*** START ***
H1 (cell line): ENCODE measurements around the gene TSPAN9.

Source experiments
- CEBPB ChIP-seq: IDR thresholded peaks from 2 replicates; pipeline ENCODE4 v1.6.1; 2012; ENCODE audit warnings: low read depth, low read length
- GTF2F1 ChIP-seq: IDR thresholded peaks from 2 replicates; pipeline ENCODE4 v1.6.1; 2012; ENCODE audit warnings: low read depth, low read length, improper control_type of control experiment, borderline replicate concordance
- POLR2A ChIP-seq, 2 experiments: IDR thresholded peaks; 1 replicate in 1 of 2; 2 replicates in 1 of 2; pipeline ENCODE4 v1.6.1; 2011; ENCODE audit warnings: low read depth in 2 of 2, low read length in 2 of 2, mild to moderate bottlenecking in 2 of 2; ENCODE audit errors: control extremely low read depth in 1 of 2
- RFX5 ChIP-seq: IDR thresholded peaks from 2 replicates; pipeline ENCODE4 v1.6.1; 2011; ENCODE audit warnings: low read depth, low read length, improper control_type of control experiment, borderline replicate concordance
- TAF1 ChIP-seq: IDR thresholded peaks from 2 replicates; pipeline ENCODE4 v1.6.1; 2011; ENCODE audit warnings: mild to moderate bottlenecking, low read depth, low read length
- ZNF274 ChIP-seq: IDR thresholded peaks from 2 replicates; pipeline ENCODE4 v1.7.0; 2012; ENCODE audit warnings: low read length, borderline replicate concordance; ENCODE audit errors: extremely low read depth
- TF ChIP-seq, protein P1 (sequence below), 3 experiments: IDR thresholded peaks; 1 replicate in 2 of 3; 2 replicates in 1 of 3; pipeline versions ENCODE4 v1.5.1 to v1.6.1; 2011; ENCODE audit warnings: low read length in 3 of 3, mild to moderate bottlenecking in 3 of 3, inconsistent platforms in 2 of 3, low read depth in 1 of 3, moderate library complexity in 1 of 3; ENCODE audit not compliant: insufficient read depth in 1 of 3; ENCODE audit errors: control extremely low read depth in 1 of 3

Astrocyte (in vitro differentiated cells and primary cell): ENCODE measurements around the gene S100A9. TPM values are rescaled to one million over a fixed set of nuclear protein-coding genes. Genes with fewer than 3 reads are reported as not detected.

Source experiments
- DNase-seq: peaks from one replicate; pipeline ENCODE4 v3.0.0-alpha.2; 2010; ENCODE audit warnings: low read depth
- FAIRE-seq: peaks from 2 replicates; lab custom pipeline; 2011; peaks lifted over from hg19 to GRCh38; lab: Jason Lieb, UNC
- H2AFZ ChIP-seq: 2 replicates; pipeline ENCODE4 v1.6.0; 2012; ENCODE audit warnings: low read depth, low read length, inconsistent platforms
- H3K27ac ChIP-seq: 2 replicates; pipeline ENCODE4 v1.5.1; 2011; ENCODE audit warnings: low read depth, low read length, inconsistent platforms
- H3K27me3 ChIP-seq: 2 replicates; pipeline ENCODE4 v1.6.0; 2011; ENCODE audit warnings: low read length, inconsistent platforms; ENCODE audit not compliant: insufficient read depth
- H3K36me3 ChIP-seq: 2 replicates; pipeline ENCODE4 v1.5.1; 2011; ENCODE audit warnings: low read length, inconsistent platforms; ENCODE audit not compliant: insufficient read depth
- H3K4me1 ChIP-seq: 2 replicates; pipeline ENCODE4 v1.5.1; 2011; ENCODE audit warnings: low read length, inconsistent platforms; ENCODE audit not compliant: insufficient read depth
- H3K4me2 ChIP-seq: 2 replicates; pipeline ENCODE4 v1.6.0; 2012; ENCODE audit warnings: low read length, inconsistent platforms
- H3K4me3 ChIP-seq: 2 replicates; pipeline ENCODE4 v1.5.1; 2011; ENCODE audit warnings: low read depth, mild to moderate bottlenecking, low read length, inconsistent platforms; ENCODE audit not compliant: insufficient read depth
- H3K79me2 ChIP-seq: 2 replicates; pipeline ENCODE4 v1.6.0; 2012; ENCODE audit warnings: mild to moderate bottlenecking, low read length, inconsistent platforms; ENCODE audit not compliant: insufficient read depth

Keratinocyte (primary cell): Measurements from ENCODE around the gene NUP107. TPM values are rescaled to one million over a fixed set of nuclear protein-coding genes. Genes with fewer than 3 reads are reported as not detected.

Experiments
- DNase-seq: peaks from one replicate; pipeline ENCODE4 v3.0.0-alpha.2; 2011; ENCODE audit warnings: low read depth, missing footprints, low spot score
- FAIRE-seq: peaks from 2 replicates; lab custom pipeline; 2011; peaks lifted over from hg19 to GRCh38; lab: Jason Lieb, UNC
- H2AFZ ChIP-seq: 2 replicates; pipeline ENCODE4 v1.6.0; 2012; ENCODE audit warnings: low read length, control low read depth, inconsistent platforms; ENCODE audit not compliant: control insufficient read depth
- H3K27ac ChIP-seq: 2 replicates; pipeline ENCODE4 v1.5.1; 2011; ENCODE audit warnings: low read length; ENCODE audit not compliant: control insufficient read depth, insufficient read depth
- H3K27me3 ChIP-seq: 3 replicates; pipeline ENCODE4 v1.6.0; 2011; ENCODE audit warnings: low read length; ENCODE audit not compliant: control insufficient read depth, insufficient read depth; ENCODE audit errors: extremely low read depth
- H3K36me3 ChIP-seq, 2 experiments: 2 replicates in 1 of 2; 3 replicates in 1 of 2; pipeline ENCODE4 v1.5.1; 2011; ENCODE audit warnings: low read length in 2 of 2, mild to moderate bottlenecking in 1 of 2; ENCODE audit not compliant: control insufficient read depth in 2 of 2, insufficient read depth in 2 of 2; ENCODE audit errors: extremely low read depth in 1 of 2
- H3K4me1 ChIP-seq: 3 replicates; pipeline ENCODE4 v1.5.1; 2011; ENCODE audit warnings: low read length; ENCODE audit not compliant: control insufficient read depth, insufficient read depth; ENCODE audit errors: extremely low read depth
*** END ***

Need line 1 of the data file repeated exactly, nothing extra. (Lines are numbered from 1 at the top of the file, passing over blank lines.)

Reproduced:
H1 (cell line): ENCODE measurements around the gene TSPAN9.